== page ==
The Jordan decision is shining a spotlight on the processes by which crimes are investigated and adjudicated and suspects brought to court.
Last summer, following its decision on a drug-charges case in British Columbia that took five years to come to trial, the Supreme Court codified what has been a longstanding principle in our legal tradition: the right for the accused to be tried in a reasonable amount of time. Our high court prescribed a hard ceiling of 18 months for provincial court cases and 30 months for those headed to federal court.
In mere months, what’s known as the Jordan decision — named after Barrett Richard Jordan, who was convicted in 2013 of selling cocaine and heroin 49 months after being charged — has reverberated throughout our criminal justice system. Six cases have been thrown out of court for failing to meet the time limits. There are reports of 60 more Jordan applications in the system, with another 11 hovering around the time threshold. Among the most high-profile Jordan decision was in November 2016, when an Ontario judge stayed a first-degree murder trial in Ottawa. The Crown has launched an appeal.
The immediate stakeholder response is not surprising: the system lacks the resources to deal with the current backlog of cases. There is merit to this argument, given the number of vacancies on the provincial and federal bench. In Alberta, for example, there are 7 official vacancies on the Queen’s Bench. The province believes that number would actually be 19 if the federal government used a per capita model in funding and appointing justices.
While the initial flurry of cases being thrown out has created panic in the system, we have not felt the full impact of the ruling. We have not experienced a rash of major criminal cases — for example, those involving child sexual exploitation, human trafficking or organized crime —being stayed by the courts due to an “unreasonable delay” in bringing the cases to trial. Hopefully that day will never arrive, but the criminal justice system will not be fixed with a hope and a prayer.
Additional resources for our courts may make a dent in judicial case backlogs, but they won’t address the broader challenges in balancing the safety and security of Canadians with the rights of the accused to have a fair and expedient trial.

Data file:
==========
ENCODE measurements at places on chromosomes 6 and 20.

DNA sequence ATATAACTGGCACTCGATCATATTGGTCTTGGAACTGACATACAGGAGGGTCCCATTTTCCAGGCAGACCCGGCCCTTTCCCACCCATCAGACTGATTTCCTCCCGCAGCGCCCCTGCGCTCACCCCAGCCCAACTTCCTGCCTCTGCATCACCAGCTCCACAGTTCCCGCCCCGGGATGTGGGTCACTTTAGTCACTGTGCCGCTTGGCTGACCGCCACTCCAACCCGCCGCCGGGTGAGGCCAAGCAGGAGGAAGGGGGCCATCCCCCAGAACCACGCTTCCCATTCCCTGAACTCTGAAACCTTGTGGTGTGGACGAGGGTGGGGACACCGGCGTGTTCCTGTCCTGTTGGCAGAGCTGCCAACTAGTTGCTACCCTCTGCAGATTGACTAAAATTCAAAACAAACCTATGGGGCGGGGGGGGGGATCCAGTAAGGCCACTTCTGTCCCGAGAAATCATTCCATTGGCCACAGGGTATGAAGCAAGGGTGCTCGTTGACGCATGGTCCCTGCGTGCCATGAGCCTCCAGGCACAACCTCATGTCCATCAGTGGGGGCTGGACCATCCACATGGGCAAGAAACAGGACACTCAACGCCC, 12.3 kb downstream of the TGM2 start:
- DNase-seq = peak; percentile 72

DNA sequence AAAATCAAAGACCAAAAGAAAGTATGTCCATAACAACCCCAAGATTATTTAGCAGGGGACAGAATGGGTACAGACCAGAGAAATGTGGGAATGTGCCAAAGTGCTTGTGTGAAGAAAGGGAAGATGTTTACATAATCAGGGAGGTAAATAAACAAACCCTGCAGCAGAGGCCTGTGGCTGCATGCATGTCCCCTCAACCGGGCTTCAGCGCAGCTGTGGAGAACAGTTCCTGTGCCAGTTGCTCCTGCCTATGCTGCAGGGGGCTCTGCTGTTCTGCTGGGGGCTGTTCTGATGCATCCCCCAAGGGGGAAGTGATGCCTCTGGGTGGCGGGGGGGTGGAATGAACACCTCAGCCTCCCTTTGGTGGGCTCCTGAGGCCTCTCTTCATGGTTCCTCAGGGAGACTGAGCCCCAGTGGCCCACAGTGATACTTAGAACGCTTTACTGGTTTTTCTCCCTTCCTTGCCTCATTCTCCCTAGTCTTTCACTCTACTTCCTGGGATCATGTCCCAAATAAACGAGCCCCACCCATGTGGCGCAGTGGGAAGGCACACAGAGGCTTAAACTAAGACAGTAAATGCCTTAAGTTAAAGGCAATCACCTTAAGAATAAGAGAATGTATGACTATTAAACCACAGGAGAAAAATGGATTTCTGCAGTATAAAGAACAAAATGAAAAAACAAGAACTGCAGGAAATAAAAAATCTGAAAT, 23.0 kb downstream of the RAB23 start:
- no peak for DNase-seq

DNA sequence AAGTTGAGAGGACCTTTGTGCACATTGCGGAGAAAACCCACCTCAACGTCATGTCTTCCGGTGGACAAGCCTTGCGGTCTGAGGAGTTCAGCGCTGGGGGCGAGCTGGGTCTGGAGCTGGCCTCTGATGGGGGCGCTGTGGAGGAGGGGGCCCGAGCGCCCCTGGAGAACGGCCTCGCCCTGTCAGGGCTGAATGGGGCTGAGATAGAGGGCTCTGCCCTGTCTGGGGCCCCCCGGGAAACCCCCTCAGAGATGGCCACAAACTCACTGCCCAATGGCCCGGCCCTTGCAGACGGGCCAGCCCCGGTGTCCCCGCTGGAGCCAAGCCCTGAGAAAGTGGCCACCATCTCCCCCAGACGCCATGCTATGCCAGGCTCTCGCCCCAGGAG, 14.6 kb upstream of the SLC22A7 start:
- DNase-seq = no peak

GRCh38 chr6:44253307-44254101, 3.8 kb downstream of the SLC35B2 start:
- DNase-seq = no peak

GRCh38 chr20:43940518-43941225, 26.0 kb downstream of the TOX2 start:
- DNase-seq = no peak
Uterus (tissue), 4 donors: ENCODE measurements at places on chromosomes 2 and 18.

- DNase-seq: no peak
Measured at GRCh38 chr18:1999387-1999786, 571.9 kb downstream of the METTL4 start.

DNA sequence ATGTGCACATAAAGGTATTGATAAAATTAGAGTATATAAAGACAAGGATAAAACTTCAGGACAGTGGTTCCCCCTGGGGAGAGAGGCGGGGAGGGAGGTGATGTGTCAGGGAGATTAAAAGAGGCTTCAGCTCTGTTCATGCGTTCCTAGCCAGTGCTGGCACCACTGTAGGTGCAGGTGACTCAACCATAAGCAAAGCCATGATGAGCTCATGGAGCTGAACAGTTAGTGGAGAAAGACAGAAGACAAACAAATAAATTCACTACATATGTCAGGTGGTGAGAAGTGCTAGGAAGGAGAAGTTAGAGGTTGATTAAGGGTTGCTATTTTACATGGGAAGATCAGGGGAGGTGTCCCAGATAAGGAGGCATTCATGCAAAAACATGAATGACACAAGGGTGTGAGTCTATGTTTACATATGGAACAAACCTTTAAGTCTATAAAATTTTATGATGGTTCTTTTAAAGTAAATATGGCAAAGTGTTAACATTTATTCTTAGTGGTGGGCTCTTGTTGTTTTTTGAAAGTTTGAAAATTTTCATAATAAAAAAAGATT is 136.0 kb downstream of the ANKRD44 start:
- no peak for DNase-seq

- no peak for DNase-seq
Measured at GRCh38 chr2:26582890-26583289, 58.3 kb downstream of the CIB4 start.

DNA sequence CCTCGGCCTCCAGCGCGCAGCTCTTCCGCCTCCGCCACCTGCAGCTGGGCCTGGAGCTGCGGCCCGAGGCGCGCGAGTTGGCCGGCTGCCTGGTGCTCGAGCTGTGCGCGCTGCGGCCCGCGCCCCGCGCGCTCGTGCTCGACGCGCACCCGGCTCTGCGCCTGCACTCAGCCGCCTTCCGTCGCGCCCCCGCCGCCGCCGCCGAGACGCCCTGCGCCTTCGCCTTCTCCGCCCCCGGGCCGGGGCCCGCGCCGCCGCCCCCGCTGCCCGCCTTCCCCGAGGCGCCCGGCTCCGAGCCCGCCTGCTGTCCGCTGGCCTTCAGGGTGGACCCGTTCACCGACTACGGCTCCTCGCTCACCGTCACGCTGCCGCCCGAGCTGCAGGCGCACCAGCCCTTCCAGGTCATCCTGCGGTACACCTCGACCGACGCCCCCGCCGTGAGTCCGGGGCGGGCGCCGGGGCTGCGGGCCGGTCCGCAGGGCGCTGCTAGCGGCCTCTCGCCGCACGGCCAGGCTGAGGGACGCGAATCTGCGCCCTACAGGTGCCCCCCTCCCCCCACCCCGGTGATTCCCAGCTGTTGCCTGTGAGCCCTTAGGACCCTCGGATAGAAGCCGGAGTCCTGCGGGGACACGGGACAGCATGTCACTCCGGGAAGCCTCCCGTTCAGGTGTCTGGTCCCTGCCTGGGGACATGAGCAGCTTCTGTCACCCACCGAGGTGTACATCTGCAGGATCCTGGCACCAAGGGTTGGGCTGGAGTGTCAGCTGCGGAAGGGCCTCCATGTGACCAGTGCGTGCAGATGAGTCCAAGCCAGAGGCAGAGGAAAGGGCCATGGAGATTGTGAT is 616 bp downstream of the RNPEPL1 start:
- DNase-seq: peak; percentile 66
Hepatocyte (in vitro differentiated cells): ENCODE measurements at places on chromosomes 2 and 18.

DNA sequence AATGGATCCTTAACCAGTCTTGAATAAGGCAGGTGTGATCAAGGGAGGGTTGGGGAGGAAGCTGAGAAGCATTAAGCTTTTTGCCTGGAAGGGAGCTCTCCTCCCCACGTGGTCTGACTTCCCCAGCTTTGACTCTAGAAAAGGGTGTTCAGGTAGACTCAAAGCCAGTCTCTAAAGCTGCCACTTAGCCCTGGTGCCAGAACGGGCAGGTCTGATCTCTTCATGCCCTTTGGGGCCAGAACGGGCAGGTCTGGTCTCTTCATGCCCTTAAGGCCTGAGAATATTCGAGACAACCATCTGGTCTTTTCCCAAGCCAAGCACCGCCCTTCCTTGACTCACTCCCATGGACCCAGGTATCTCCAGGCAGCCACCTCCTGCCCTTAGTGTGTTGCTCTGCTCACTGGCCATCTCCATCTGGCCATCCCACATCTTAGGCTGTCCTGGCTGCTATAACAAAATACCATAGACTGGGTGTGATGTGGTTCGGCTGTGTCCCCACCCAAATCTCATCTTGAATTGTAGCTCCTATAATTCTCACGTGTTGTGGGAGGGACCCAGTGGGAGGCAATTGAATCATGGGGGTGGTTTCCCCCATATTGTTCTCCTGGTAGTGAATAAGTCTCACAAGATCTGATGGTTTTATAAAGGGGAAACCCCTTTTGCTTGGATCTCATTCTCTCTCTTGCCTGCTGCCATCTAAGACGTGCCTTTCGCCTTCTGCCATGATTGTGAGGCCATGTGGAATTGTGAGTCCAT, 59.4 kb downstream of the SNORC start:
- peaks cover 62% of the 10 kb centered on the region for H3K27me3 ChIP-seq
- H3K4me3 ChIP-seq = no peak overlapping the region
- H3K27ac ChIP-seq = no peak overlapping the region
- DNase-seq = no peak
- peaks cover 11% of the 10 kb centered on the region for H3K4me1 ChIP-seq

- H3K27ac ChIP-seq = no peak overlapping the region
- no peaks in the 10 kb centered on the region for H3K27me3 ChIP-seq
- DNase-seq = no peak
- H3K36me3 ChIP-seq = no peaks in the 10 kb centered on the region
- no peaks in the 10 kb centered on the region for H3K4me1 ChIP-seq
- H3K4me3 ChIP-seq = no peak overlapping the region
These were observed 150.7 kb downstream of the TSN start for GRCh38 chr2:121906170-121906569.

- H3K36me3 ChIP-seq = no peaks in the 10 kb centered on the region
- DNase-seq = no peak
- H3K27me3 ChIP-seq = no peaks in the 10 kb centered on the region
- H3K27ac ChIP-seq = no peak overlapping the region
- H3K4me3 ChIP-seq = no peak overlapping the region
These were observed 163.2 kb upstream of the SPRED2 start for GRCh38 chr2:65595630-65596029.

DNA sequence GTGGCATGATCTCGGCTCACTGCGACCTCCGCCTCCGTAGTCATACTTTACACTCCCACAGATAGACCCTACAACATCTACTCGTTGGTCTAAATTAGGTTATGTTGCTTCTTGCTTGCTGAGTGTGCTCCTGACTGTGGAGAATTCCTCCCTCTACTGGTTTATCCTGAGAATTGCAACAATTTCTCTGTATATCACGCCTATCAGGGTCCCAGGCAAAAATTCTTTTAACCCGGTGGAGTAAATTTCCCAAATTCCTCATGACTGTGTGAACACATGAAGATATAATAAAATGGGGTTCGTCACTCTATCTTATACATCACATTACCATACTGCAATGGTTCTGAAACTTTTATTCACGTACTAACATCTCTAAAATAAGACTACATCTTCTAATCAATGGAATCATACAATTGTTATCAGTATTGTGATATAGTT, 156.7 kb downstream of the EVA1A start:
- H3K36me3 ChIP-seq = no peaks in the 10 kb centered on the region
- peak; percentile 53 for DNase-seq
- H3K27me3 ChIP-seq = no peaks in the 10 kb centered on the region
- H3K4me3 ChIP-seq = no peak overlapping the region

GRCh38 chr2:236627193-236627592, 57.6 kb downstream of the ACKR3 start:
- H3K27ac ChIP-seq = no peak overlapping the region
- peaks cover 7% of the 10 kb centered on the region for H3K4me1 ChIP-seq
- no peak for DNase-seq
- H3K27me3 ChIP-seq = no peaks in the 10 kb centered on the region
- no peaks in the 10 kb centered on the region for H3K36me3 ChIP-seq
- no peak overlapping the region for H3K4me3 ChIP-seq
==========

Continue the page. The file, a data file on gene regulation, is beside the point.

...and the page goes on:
To their credit, some provincial governments are looking at structural changes to expedite bringing cases to trial. Among the measures they’re pondering is the elimination of preliminary inquiries, a process by which the defence tests evidence before the court, and triaging cases based on the likelihood of successful prosecutions.
But incremental changes to the way we try the accused will not address the growing backlogs in our criminal justice system. We must acknowledge that the nature of crime is evolving very fast, and yet the way our institutions investigate and adjudicate these crimes has changed only marginally.
Human trafficking, for example, is increasingly multi-jurisdictional, even global in nature. And crimes like fraud, child exploitation and terrorism are enabled by the very social media tools we enjoy with our friends and family.
Yet there have been few innovations in the laws and investigative tools that our police agencies need to able to collaborate efficiently with each other, with Crown attorneys and with correctional officials. As well, emerging players like wireless carriers and technology companies house some of the most compelling evidence, some of it stored abroad.
The amount of time required to get court orders for critical evidence, and to procure that evidence from technology companies or from other police forces — whether they’re across the street or on the other side of the world — is increasingly challenging. And analyzing that evidence often requires highly sought-after technical expertise, which must be shared with the investigating officers who understand case context. The same process must be repeated with Crown and defence attorneys, before the evidence ever sees the light of a courtroom.
If our criminal justice system is to uphold its societal obligation to keep citizens safe and provide those accused of crimes with expedient trials, we need a broad rethinking of the processes by which crimes are investigated and adjudicated and suspects brought to court. We have to focus on new approaches and tools that decrease time lags and bring stakeholders together — virtually or in-person — and that leverage underutilized capacity within the system.
The Jordan ruling isn’t the root cause of cases being thrown out of court or stayed, in the months since the Supreme Court’s decision. Rather, it is a stark reminder that every moment in a criminal case — from investigation to arrest to trial — is critical, and requires co-operation among stakeholders, as well as an understanding and command of new innovations and technologies. This matters to the victim. It matters to the rightly and wrongly accused. And it should matter to society at large.
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